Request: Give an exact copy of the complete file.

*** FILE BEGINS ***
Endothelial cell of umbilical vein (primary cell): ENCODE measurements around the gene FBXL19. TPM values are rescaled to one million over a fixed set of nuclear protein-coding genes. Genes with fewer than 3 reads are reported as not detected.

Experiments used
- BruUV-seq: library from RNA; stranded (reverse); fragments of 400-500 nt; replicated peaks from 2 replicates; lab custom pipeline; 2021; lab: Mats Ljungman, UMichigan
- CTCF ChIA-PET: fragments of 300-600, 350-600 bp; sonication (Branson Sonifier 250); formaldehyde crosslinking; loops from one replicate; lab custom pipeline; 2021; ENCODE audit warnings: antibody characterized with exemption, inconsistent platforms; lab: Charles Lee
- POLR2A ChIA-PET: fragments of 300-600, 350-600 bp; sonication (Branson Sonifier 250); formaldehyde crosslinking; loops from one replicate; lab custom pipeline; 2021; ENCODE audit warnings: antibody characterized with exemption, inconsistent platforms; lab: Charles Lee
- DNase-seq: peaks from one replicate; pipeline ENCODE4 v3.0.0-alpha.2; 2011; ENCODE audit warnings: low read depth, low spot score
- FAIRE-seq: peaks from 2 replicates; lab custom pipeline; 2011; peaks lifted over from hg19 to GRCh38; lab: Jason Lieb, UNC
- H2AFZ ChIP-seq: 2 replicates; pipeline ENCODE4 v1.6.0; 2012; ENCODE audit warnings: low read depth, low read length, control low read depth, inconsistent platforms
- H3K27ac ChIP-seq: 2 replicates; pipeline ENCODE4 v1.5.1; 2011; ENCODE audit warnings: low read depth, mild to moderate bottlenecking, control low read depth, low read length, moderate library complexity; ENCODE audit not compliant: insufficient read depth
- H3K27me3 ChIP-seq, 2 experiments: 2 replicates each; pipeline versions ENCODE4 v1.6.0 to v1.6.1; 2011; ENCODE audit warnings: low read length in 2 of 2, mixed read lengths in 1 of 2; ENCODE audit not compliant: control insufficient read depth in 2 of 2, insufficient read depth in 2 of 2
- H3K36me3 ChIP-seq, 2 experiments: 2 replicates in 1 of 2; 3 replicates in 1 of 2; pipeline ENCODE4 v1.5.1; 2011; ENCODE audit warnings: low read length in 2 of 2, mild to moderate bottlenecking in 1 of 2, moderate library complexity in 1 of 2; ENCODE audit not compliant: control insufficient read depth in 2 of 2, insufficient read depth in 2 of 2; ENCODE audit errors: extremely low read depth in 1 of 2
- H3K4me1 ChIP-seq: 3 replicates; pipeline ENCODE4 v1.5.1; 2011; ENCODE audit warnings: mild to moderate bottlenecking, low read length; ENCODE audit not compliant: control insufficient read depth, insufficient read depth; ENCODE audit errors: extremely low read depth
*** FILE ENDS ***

Endothelial cell of umbilical vein (primary cell): ENCODE measurements around the gene FBXL19. TPM values are rescaled to one million over a fixed set of nuclear protein-coding genes. Genes with fewer than 3 reads are reported as not detected.

Experiments used
- BruUV-seq: library from RNA; stranded (reverse); fragments of 400-500 nt; replicated peaks from 2 replicates; lab custom pipeline; 2021; lab: Mats Ljungman, UMichigan
- CTCF ChIA-PET: fragments of 300-600, 350-600 bp; sonication (Branson Sonifier 250); formaldehyde crosslinking; loops from one replicate; lab custom pipeline; 2021; ENCODE audit warnings: antibody characterized with exemption, inconsistent platforms; lab: Charles Lee
- POLR2A ChIA-PET: fragments of 300-600, 350-600 bp; sonication (Branson Sonifier 250); formaldehyde crosslinking; loops from one replicate; lab custom pipeline; 2021; ENCODE audit warnings: antibody characterized with exemption, inconsistent platforms; lab: Charles Lee
- DNase-seq: peaks from one replicate; pipeline ENCODE4 v3.0.0-alpha.2; 2011; ENCODE audit warnings: low read depth, low spot score
- FAIRE-seq: peaks from 2 replicates; lab custom pipeline; 2011; peaks lifted over from hg19 to GRCh38; lab: Jason Lieb, UNC
- H2AFZ ChIP-seq: 2 replicates; pipeline ENCODE4 v1.6.0; 2012; ENCODE audit warnings: low read depth, low read length, control low read depth, inconsistent platforms
- H3K27ac ChIP-seq: 2 replicates; pipeline ENCODE4 v1.5.1; 2011; ENCODE audit warnings: low read depth, mild to moderate bottlenecking, control low read depth, low read length, moderate library complexity; ENCODE audit not compliant: insufficient read depth
- H3K27me3 ChIP-seq, 2 experiments: 2 replicates each; pipeline versions ENCODE4 v1.6.0 to v1.6.1; 2011; ENCODE audit warnings: low read length in 2 of 2, mixed read lengths in 1 of 2; ENCODE audit not compliant: control insufficient read depth in 2 of 2, insufficient read depth in 2 of 2
- H3K36me3 ChIP-seq, 2 experiments: 2 replicates in 1 of 2; 3 replicates in 1 of 2; pipeline ENCODE4 v1.5.1; 2011; ENCODE audit warnings: low read length in 2 of 2, mild to moderate bottlenecking in 1 of 2, moderate library complexity in 1 of 2; ENCODE audit not compliant: control insufficient read depth in 2 of 2, insufficient read depth in 2 of 2; ENCODE audit errors: extremely low read depth in 1 of 2
- H3K4me1 ChIP-seq: 3 replicates; pipeline ENCODE4 v1.5.1; 2011; ENCODE audit warnings: mild to moderate bottlenecking, low read length; ENCODE audit not compliant: control insufficient read depth, insufficient read depth; ENCODE audit errors: extremely low read depth